High intratumor genetic heterogeneity is related to worse outcome in patients with head and neck squamous cell carcinoma

Authors

  • Edmund A. Mroz PhD,

    1. Center for Cancer Research and Department of Surgery, Massachusetts General Hospital, Boston, Massachusetts
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  • Aaron D. Tward MD, PhD,

    1. Department of Otolaryngology, Massachusetts Eye and Ear Infirmary, Harvard Medical School, Boston, Massachusetts
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  • Curtis R. Pickering PhD,

    1. Department of Head and Neck Surgery, The University of Texas MD Anderson Cancer Center, Texas
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  • Jeffrey N. Myers MD, PhD,

    1. Department of Head and Neck Surgery, The University of Texas MD Anderson Cancer Center, Texas
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  • Robert L. Ferris MD, PhD,

    1. Department of Otolaryngology, University of Pittsburgh Cancer Institute, Pittsburgh, Pennsylvania
    2. Department of Radiation Oncology, University of Pittsburgh Cancer Institute, Pittsburgh, Pennsylvania
    3. Department of Immunology, University of Pittsburgh Cancer Institute, Pittsburgh, Pennsylvania
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  • James W. Rocco MD, PhD

    Corresponding author
    1. Center for Cancer Research and Department of Surgery, Massachusetts General Hospital, Boston, Massachusetts
    2. Department of Otolaryngology, Massachusetts Eye and Ear Infirmary, Harvard Medical School, Boston, Massachusetts
    • Corresponding author: James W. Rocco, MD, PhD, Center for Cancer Research and Department of Surgery, Jackson 904G, Massachusetts General Hospital, 55 Fruit St, Boston, MA 02114; Fax: (617) 726-8623; jrocco@partners.org

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Abstract

BACKGROUND

Although the presence of genetic heterogeneity within the tumors of individual patients is established, it is unclear whether greater heterogeneity predicts a worse outcome. A quantitative measure of genetic heterogeneity based on next-generation sequencing (NGS) data, mutant-allele tumor heterogeneity (MATH), was previously developed and applied to a data set on head and neck squamous cell carcinoma (HNSCC). Whether this measure correlates with clinical outcome was not previously assessed.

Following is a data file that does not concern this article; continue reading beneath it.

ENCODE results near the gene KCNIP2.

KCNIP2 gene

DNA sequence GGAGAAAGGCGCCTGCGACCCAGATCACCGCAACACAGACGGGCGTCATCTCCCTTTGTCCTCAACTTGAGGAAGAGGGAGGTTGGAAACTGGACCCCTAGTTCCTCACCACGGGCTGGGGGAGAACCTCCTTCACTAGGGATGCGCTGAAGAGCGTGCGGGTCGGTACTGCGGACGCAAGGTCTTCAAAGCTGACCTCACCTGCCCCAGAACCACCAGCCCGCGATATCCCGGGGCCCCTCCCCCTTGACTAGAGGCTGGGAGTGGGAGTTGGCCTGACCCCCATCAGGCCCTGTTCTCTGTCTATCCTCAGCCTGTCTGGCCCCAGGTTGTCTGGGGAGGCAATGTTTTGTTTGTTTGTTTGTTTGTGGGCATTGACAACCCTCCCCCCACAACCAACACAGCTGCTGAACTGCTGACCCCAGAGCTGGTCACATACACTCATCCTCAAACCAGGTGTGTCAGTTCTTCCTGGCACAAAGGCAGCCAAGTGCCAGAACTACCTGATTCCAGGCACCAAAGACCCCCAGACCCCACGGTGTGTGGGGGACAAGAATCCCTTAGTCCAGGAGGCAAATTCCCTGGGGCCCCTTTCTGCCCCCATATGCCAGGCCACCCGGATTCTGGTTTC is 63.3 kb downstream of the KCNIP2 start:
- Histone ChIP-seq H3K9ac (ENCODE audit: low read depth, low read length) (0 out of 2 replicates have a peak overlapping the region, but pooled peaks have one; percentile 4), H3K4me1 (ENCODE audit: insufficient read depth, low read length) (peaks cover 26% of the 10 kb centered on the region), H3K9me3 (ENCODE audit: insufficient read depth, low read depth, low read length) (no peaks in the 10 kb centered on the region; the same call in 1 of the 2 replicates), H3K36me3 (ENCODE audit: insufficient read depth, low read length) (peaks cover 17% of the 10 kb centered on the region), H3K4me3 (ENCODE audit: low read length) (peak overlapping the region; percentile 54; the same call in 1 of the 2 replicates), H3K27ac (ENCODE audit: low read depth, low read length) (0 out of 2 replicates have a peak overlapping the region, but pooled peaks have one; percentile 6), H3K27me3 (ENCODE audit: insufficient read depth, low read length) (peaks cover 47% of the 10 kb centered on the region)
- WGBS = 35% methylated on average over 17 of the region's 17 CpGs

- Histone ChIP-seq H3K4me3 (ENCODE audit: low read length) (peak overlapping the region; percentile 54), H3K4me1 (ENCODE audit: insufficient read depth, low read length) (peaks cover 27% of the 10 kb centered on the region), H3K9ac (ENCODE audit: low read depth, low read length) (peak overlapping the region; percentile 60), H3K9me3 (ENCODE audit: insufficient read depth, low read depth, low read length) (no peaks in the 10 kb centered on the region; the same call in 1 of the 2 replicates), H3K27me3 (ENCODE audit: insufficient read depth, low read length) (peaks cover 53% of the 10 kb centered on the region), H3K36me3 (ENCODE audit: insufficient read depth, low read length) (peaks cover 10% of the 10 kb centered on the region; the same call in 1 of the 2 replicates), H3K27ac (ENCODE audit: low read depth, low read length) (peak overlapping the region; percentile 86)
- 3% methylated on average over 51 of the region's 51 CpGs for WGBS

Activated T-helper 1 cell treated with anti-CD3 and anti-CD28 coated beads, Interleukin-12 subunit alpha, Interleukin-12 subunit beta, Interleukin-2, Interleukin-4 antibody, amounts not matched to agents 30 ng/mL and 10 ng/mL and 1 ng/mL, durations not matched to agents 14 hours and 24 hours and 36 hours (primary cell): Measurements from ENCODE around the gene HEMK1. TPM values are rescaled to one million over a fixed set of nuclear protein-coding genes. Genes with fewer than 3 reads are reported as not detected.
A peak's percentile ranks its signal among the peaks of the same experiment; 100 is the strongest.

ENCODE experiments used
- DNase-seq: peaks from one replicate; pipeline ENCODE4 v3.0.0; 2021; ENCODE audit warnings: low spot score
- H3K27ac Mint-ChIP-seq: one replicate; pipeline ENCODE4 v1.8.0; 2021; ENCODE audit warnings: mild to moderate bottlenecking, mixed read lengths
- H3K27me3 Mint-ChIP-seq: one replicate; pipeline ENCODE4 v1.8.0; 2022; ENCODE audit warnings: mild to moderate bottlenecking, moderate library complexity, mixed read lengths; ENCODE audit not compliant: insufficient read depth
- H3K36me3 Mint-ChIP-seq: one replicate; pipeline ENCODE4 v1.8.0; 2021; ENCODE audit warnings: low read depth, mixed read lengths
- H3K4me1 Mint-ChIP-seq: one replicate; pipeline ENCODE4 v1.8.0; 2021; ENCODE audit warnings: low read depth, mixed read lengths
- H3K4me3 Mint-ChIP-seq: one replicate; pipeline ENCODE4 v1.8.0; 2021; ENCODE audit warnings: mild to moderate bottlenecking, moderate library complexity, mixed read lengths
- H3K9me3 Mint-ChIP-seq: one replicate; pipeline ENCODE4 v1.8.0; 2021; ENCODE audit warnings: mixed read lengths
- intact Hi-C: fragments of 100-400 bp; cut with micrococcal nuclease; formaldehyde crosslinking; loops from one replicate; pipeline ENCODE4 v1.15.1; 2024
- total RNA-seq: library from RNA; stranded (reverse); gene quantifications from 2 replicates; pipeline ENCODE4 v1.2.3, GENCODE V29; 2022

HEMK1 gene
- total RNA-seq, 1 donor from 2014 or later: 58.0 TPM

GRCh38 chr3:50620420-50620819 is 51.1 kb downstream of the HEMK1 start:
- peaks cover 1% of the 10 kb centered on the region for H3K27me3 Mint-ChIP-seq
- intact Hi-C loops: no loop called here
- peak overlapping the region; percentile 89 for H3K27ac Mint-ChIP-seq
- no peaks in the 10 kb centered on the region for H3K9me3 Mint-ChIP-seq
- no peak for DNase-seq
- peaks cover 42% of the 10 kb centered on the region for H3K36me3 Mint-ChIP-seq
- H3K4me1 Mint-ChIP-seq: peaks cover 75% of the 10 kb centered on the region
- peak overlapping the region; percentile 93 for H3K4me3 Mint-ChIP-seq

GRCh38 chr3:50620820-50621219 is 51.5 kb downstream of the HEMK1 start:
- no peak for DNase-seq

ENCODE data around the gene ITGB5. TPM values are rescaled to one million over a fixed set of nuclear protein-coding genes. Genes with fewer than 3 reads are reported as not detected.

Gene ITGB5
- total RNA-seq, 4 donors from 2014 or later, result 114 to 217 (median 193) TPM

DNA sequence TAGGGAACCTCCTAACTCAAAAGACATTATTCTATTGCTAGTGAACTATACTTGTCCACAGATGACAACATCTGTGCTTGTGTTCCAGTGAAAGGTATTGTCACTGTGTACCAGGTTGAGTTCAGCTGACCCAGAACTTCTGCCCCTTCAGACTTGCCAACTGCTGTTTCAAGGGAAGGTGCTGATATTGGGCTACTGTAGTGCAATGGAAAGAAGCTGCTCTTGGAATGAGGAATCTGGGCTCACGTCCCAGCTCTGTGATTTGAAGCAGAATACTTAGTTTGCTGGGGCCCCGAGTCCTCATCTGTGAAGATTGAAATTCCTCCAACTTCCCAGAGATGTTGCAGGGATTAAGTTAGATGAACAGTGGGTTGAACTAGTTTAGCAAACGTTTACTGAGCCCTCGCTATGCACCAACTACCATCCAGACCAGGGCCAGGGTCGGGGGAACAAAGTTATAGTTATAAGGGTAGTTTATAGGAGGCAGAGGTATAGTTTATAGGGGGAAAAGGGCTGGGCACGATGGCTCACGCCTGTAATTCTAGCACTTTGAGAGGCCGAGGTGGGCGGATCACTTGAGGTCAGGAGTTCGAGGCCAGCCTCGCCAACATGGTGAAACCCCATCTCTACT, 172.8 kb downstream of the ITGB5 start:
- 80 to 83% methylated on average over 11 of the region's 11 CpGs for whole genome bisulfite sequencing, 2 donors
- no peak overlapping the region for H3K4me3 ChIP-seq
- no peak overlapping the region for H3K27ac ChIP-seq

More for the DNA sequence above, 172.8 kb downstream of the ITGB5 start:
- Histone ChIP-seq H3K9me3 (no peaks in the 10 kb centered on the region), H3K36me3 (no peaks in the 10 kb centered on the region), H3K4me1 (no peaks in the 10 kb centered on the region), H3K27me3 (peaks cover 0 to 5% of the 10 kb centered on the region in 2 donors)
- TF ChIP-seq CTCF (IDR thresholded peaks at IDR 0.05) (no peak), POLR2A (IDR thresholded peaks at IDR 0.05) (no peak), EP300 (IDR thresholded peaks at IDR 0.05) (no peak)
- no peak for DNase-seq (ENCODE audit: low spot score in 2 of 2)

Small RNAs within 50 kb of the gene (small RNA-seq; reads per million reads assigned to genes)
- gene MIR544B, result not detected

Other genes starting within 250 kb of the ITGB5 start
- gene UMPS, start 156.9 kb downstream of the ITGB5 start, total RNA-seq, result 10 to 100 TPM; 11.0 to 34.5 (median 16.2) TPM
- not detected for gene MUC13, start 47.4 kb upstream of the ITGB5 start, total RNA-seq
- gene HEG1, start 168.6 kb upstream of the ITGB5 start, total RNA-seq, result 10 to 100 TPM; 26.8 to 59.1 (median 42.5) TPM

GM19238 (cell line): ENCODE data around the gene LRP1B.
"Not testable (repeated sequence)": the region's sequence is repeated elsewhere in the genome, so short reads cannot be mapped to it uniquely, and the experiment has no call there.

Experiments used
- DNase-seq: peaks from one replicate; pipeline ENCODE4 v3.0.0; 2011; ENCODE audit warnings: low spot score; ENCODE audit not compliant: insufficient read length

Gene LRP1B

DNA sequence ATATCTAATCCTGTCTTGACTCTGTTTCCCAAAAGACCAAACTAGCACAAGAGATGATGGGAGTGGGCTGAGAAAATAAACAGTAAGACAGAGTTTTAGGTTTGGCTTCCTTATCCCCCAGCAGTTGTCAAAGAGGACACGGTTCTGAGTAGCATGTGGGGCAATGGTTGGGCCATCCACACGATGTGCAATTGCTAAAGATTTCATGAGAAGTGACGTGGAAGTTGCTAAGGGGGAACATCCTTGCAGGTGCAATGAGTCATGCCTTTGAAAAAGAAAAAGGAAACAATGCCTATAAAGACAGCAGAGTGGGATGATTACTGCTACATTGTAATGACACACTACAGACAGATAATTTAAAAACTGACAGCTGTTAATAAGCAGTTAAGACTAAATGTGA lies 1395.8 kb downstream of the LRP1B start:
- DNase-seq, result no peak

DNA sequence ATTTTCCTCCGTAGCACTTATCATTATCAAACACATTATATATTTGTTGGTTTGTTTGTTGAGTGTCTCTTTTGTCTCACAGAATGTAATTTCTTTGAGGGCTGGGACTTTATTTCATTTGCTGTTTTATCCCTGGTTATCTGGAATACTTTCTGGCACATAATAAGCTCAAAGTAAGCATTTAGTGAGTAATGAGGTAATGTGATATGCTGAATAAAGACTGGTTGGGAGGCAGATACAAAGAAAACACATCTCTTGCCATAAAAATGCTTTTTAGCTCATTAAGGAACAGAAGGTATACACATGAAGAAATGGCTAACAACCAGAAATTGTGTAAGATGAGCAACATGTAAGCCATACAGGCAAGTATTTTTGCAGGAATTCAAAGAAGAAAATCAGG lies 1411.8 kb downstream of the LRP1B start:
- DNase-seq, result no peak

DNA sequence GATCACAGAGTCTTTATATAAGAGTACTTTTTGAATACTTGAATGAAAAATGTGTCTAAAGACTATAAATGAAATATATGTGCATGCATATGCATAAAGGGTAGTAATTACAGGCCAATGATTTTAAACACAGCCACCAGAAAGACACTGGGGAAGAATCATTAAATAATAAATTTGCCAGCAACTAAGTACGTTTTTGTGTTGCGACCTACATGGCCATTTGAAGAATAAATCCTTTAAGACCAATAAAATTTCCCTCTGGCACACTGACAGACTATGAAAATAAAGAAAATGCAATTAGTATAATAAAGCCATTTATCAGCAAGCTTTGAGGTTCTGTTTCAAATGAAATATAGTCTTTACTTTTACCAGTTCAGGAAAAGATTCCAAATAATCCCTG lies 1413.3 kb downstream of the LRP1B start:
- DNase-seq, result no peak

METHODS

The authors examined the association between MATH and clinical, pathologic, and overall survival data for 74 patients with HNSCC for whom exome sequencing was completed.

RESULTS

High MATH (a MATH value above the median) was found to be significantly associated with shorter overall survival (hazards ratio, 2.5; 95% confidence interval, 1.3-4.8). MATH was similarly found to be associated with adverse outcomes in clinically high-risk patients with an advanced stage of disease, and in those with tumors classified as high risk on the basis of validated biomarkers including those that were negative for human papillomavirus or having disruptive tumor protein p53 mutations. In patients who received chemotherapy, the hazards ratio for high MATH was 4.1 (95% confidence interval, 1.6-10.2).

CONCLUSIONS

This novel measure of tumor genetic heterogeneity is significantly associated with tumor progression and adverse treatment outcomes, thereby supporting the hypothesis that higher genetic heterogeneity portends a worse clinical outcome in patients with HNSCC. The prognostic value of some known biomarkers may be the result of their association with high genetic heterogeneity. MATH provides a useful measure of that heterogeneity to be prospectively validated as NGS data from homogeneously treated patient cohorts become available Cancer 2013;119:3034—3042. © 2013 American Cancer Society.

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